Freethought of the Day

Would you like to start your day on a freethought note? Freethought of the Day is a daily freethought calendar brought to you courtesy of the Freedom From Religion Foundation, highlighting birthdates, quotes, and other historic tidbits.

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There are 3 entries for this date: Mary Godwin Shelley , Warren Buffett and Ted Williams
Mary Godwin Shelley

Mary Godwin Shelley

On this date in 1797, Mary Godwin (later Shelley) was born in London to Mary Wollstonecraft and William Godwin. Her mother, the famed champion of reason and author of the seminal feminist treatise A Vindication of the Rights of Women, died 10 days after her birth. Her father, a well-known atheist and radical, had attracted the admiration of atheist and poet Percy Bysshe Shelley. Percy, also an admirer of Mary Wollstonecraft's writings, met Mary in 1814. At 16, Mary ran away with the romantic poet, who was unhappily married to another young woman and was the father of two children.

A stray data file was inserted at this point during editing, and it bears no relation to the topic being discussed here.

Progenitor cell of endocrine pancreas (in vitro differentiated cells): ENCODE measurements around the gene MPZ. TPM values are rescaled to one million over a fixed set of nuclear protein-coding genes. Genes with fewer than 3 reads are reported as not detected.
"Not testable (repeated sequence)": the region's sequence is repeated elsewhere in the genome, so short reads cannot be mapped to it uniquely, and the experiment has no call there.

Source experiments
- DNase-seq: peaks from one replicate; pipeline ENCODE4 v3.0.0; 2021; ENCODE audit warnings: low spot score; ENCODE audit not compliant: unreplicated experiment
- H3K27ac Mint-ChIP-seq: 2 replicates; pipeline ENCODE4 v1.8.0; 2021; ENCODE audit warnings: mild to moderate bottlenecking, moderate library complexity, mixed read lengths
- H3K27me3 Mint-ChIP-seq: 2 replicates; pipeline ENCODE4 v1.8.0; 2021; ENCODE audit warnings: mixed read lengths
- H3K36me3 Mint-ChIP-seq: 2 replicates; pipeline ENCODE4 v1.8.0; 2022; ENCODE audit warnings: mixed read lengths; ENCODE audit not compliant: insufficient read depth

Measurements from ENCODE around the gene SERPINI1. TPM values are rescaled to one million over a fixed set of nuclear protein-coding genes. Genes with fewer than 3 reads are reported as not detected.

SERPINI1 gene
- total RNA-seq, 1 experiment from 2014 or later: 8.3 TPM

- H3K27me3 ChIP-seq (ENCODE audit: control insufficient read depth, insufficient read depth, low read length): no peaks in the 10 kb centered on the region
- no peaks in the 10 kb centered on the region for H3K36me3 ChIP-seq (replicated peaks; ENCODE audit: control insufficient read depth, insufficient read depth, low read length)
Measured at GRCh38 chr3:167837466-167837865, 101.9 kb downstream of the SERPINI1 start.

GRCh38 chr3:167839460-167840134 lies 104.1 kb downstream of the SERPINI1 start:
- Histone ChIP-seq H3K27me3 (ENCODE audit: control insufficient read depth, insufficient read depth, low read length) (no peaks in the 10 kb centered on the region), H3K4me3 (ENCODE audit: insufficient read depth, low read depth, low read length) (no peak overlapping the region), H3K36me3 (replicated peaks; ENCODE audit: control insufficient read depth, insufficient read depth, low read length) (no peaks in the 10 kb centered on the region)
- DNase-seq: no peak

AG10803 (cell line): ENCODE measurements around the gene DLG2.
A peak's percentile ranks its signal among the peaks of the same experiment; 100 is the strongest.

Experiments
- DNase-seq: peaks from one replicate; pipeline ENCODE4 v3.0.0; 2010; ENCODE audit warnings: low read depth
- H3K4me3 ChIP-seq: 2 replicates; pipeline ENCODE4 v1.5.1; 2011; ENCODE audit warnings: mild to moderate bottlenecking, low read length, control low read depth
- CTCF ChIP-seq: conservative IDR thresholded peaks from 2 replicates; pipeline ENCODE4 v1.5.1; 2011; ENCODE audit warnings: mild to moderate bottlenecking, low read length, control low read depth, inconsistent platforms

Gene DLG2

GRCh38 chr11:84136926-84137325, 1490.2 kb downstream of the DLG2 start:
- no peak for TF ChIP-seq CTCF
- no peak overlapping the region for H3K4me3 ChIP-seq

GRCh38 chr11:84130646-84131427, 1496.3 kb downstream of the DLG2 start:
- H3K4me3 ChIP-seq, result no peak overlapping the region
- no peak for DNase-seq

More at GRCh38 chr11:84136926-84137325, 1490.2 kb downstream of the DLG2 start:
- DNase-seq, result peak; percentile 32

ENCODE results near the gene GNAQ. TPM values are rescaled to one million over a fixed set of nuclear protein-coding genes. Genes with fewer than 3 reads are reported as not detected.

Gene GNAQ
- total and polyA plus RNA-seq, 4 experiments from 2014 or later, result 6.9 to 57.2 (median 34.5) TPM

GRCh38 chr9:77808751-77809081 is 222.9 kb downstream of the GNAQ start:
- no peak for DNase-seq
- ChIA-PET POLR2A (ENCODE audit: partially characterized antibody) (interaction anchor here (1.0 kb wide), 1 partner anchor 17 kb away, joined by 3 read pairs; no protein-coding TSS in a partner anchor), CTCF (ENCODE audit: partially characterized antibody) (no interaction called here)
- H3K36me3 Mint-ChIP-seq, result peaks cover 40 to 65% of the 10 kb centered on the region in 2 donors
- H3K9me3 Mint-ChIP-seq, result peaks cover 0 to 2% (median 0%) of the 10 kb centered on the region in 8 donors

His first wife's suicide made it possible for the couple to marry in 1816. Their first two children died and their only surviving son, Percy, was born upon their return to England. At age 19, while living in Switzerland, Mary wrote the classic, philosophical horror story Frankenstein, published in 1818, in a contest between herself, Percy and Lord Byron to write a "ghost story." The book was immediately successful and has inspired more than 50 film adaptations. After her husband tragically drowned in 1822 in Italy, Mary returned to England, where she courted respectability on behalf of their son. Mary worked as a professional writer, penning short stories, travel books, essays and several other novels, including The Last Man (1826) about the gradual demise of the human race during a plague. D. 1851.

Compiled by Annie Laurie Gaylor